Cascade appearance properties when logical

Some properties in some controls should propagate from the outer controls to the inner ones. For example, you don’t want to set the Background in the C1Menu control and then again in every C1MenuItem element. You just want to set it once and let inner controls adopt the same style.

Task-Oriented Comparison

Currently with all XAML controls, the way to theme it is to create a style resource template. In Microsoft Visual Studio alone this process is nearly impossible (without copying code from the internet), so Microsoft introduced the Expression Blend tool to make the task a bit easier. This introduces a challenge for developers who are not familiar with Blend and do not have the time to learn it, and having to jump back and forth between two tools is undesirable. You could hire a graphic designer but that adds to budget and communication costs. With ComponentOne ClearStyle™ technology the styling capabilities are brought to you in Visual Studio in the most intuitive manner possible. In most situations you just want to make simple styling changes so we believe the process should be as simple as you would expect. The differences in time and cost for both development and design time could be measured as follows. Task 1: Make your datagrid match a “Greeny” user interface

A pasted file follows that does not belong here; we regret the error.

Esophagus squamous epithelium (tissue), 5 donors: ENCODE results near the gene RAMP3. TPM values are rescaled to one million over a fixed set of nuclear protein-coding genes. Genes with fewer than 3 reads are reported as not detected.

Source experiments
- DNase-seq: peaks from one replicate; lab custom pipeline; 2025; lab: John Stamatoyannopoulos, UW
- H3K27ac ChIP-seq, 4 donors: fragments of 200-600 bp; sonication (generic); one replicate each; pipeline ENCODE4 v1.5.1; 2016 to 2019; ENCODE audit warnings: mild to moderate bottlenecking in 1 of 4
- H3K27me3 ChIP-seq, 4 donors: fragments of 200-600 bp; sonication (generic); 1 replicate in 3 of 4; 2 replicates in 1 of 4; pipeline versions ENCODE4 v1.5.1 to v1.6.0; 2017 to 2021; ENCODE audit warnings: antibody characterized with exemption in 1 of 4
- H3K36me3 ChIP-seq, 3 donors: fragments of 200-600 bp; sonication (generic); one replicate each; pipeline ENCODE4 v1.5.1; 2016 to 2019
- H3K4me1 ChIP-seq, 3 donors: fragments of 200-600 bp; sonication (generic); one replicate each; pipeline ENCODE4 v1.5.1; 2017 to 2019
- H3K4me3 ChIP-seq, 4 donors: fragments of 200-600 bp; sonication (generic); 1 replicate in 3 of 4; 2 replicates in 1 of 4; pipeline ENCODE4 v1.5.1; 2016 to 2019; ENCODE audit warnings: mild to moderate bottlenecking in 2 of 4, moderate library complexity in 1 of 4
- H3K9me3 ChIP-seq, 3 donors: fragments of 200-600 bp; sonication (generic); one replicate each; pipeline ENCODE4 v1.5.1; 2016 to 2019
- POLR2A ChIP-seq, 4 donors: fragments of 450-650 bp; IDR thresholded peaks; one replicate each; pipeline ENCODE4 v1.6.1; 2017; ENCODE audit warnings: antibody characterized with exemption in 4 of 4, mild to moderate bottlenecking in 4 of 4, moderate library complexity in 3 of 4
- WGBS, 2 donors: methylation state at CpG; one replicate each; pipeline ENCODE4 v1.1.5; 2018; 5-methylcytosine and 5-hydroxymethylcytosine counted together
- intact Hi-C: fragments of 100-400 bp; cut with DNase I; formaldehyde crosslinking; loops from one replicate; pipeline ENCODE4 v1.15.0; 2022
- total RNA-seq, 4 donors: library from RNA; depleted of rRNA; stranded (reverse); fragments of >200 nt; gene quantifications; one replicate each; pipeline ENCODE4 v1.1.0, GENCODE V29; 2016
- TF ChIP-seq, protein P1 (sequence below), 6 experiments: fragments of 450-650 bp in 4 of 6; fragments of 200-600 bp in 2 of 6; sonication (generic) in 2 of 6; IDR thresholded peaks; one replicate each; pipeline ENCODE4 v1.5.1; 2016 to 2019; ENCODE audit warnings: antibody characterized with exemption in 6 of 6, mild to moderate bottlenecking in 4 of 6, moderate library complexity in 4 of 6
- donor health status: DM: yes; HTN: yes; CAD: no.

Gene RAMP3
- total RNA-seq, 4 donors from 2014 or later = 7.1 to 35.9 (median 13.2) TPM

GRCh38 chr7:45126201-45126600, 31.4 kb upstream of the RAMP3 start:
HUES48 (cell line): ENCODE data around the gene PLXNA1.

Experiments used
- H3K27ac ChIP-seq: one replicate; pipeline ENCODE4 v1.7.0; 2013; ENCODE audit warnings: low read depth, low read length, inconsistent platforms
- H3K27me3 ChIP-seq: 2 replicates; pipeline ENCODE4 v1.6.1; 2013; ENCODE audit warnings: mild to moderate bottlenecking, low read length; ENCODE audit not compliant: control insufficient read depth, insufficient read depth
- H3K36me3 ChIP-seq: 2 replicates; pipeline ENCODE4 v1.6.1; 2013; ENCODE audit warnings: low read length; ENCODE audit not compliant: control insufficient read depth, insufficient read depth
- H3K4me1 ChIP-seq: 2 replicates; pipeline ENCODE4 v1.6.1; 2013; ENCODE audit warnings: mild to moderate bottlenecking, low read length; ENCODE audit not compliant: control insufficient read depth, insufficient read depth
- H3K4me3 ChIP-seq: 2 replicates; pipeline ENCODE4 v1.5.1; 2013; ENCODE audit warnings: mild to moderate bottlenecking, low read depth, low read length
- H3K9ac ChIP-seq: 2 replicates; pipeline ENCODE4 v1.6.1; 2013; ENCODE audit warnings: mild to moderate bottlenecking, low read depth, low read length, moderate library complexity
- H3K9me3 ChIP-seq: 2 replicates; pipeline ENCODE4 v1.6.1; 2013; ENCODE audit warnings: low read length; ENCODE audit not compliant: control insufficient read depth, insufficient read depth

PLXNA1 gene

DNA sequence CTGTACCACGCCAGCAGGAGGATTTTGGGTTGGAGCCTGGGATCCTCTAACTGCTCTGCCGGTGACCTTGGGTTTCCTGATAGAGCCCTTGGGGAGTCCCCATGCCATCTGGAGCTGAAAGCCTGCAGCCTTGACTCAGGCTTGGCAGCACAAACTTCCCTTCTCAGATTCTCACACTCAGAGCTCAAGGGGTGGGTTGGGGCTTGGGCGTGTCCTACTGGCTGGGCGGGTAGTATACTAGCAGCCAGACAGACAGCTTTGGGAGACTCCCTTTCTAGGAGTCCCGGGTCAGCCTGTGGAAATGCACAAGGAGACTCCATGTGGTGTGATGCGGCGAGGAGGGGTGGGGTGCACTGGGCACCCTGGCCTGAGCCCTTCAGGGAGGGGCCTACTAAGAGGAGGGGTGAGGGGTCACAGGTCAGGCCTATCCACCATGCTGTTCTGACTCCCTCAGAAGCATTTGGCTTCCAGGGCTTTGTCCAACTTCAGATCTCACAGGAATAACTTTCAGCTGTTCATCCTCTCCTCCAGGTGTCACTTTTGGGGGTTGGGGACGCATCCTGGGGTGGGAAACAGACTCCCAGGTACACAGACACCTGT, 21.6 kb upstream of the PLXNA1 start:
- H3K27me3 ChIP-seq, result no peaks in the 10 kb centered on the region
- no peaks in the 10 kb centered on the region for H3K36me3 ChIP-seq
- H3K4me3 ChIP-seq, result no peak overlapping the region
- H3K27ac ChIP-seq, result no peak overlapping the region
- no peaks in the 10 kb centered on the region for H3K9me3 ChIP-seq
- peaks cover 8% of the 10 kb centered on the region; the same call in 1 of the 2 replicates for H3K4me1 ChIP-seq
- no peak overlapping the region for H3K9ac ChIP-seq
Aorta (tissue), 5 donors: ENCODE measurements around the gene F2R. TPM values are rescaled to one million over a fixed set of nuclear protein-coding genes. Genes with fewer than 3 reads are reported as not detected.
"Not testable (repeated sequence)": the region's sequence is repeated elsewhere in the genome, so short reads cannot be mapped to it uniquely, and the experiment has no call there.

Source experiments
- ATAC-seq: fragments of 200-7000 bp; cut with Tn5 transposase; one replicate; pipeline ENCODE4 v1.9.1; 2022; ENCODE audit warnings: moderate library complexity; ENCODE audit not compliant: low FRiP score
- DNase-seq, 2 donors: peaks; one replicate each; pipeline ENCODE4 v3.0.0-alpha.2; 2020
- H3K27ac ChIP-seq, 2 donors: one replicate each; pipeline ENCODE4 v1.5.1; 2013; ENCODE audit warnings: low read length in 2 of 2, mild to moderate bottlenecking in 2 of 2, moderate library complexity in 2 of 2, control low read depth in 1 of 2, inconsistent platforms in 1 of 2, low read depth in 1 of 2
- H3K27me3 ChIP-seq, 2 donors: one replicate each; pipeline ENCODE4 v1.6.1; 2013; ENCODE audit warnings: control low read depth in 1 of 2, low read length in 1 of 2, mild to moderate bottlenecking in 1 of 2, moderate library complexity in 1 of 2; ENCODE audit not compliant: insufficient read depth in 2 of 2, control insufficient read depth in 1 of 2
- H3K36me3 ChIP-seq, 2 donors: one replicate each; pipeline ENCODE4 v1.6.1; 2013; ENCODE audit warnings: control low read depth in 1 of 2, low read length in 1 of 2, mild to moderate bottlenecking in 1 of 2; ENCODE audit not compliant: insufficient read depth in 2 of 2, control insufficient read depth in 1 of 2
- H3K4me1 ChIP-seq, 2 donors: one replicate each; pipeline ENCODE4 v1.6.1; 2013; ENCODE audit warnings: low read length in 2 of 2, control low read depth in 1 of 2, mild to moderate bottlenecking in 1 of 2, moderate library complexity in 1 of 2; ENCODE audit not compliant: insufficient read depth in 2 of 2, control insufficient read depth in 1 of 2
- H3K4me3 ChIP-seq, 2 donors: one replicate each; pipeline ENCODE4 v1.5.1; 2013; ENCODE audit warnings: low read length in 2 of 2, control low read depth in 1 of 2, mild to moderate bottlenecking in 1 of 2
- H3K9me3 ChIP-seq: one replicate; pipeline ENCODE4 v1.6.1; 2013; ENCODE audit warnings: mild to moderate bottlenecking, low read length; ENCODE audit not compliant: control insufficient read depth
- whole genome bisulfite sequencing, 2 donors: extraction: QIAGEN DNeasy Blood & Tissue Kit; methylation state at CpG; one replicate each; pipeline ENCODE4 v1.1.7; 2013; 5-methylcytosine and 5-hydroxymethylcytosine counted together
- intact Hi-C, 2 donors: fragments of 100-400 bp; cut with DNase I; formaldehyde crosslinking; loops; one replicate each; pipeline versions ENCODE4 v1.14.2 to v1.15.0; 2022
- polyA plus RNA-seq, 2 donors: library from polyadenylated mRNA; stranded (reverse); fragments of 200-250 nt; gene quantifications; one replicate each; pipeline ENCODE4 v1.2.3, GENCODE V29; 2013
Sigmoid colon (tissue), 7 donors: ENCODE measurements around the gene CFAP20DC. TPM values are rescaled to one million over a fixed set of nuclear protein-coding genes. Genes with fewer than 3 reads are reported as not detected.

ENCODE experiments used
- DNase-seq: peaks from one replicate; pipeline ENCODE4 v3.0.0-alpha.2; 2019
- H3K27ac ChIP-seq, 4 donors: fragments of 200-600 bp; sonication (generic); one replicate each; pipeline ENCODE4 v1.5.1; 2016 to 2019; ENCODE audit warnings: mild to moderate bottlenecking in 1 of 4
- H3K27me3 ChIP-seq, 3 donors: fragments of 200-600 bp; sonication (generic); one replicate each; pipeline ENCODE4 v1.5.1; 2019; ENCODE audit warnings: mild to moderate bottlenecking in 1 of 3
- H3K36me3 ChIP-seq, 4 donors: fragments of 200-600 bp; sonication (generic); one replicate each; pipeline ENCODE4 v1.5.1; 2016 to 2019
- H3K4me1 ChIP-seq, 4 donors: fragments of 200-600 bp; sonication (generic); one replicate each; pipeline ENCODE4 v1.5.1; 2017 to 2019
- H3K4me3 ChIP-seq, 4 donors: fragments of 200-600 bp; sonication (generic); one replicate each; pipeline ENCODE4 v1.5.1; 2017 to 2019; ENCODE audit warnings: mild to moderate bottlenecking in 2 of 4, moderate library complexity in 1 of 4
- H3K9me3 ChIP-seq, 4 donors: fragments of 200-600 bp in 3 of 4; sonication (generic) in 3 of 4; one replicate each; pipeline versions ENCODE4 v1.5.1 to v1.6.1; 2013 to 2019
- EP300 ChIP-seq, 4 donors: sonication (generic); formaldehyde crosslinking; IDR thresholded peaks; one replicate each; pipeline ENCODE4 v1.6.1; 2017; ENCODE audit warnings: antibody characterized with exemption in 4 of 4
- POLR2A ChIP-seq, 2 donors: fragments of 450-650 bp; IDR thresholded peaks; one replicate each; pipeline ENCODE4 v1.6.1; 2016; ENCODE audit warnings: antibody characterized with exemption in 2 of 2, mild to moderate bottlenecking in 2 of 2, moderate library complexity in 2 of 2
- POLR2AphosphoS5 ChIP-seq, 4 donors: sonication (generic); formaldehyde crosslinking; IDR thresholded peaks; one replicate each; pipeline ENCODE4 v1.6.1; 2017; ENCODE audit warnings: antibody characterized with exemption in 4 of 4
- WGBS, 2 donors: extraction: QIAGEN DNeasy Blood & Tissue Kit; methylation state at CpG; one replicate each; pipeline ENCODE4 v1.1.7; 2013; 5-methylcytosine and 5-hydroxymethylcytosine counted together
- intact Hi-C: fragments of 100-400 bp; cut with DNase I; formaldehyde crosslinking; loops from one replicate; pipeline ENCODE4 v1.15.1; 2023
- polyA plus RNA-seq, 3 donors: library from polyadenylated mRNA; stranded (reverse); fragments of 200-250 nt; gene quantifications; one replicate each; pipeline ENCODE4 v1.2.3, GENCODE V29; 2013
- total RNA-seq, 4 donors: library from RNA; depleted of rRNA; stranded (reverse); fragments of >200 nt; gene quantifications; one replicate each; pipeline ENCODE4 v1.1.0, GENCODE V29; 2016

Consideration

Steps

Time Estimation

Cost Estimation

DataGrid without ClearStyle

  1. Buy Expression Blend
  2. Hire a graphic designer
  3. Make 4 control styles
  4. Change 3 resources.

3-5 hours creating theme + time spent making changes later

$500 + cost of graphic designer

C1DataGrid with ClearStyle

  1. Change 5 properties

3-5 minutes

(Studio for Silverlight or WPF)

Task 2: Give your end-user the ability to pick a color scheme for your datagrid

Consideration

Steps

Time Estimation

Cost Estimation

DataGrid without ClearStyle

  1. Buy Expression Blend
  2. Hire a graphic designer (or several)
  3. Make as many themes as you want the user to choose from

3-5 hours creating each theme + time spent adding more themes later once the user requests them

$500 + cost of graphic designer(s)

DataGrid with ClearStyle

  1. Write code to enable user to change a bunch of properties

1 hour

(Studio for Silverlight or WPF)

Task 1 shows a benefit of saving development time and cost. Task 2 shows that same benefit plus another benefit to having ClearStyle support. Some end-user applications give the user the option to change their theme. It’s a fun, fruitless feature that only adds enjoyment to the end-user. With ClearStyle the feature is very easy to implement as you are basically just setting a property at run-time while achieving an entire new look for a control.

Implementation Details

This section explains a how ClearStyle works. ClearStyle technology is implemented with two critical style tactics: property propagation and brush building.

Property Propagation